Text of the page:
An Authentic Depiction of Afro-Latinos Helps Marvel Win Best Animated Oscar
Sure, Black Panther is getting all the attention for its three Oscar wins. But running against Incredibles 2, Isle of Dogs, Mirai, and Ralph Breaks the Internet for the Best Animated Film category, Spider-Man: Into the Spider-Verse also became one of the first Marvel superhero films to win an Oscar last night.
And that isn't the only significant breakthrough. The lead character of the movie, Miles Morales, is the first Afro-Latino superhero to ever hit theaters, and Peter Ramsey, the co-director who brought him to life, became the first African-American to win an Academy Award in the Best Animated Film category.
The Sony Pictures–produced project recently snagged a Golden Globe and has grossed a total of $359.7 million worldwide to date since its debut in December. Gizmodo Media's comic and sci-fi Io9 called it the best movie period of 2018, animated or not. These are big numbers but most importantly a big win for the Afro-Latino community, who have been rooting for Morales since his introduction in the comics in 2011.
Creators Sara Pichelli and Brian Michael Bandis were inspired by former president Barack Obama and rapper-actor Donald Glover (Childish Gambino) for the character. Born from a Puerto Rican mother and African-American father, he is the first black and second Latino person to assume the Spider-Man identity, formerly carried by Miguel O'Hara. His race and ethnicity aren't the only things that make Miles's identity interesting.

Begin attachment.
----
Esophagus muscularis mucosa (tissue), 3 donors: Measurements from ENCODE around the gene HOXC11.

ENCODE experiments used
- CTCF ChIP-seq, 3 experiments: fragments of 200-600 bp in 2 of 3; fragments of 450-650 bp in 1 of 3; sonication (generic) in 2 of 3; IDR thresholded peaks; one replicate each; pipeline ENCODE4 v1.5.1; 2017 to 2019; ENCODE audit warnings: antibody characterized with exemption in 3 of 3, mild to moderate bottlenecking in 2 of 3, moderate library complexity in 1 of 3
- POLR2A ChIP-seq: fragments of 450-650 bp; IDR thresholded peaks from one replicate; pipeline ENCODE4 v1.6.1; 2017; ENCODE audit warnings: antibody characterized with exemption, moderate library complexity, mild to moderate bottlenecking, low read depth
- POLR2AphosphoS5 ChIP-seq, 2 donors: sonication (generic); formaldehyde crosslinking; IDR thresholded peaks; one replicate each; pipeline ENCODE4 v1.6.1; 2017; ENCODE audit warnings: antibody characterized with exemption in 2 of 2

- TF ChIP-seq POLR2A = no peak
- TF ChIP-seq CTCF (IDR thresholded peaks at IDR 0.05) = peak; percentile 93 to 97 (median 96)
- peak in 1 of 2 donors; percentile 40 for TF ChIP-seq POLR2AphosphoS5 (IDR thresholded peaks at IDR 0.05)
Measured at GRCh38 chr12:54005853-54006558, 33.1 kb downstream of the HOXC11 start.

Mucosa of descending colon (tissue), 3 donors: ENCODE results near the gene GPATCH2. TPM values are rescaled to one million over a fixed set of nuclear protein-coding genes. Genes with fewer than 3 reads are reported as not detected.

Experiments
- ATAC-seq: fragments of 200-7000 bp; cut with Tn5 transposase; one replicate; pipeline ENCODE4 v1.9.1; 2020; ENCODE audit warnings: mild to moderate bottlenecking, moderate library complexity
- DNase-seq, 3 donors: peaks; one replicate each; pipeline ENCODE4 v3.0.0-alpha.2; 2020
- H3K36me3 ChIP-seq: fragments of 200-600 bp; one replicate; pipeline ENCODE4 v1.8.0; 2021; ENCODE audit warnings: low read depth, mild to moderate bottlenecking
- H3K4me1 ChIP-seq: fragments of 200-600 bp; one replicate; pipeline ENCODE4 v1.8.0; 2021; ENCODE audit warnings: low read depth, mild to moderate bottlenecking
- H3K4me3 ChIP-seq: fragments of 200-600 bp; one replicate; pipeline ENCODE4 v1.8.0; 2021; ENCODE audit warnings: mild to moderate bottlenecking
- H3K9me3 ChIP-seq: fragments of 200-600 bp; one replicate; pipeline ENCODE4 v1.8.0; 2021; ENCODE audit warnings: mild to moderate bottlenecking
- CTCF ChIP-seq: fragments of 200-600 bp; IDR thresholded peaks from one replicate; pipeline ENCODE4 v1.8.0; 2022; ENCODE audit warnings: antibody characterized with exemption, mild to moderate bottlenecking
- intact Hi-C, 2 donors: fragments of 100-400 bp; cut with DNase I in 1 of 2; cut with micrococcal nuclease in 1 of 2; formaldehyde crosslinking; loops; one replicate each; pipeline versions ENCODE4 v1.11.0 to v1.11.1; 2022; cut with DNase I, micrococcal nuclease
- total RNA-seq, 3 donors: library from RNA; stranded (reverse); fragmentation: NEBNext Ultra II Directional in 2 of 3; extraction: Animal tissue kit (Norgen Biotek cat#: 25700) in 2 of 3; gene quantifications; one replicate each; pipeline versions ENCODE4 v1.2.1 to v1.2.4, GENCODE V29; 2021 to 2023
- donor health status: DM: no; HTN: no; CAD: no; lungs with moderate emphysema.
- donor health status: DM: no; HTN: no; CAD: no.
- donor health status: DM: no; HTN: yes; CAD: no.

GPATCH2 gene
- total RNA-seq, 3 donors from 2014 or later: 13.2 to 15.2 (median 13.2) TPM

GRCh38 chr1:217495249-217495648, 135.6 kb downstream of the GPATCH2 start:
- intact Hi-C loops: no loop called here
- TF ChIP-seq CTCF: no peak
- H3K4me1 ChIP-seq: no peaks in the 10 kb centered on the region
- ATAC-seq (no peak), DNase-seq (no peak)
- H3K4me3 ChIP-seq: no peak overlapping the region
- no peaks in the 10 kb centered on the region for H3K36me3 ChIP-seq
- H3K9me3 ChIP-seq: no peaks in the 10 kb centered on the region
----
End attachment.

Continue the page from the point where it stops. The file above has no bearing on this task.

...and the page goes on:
The hero has swagger and a Brooklyn-based storyline that's relatable to those who grew up as inner city kids. His trademarks are his red hoodie and Nike AJ1's — a sneaker synonymous with East Coast culture. During the month it premiered, Nike dropped the Air Jordan 1 Retro High OG Origin Story in honor of the character and film, matching the pair seen on the wall-crawler.
As co-director, Ramsey wanted to make Morales as relatable as possible to minority communities. In an interview with NPR, Ramsey explained why it's important: ”It means a lot for young black and Latino kids to see themselves up on screen in these iconic, heroic, mythic stories…. It's a need being fulfilled.”
As seen in the clip above, the film purposefully had no subtitles during the moments his mother, Rio Morales, is nagging him. Luna Lauren Velez is the voice behind Rio and is also a Brooklyn native with Puerto Rican roots. Cuban-American co-writer Phil Lord sought accuracy in representation. Growing up bilingual, hearing Spanish around him was nothing out of the ordinary, and he wanted the movie to portray that. Lord wanted the language and the experience to feel real, and as such, the audiences hears different Spanish accents. Miles's second-generation accent is different from his mother's, symbolizing the evolution of a family's Spanish the longer they're in the States.
But, as the Oscar win has proven, this movie isn't just a shoutout to Afro-Latinos and token of diversity, it's a well-crafted and executed story that just so happens to be an authentic look at an urban American community.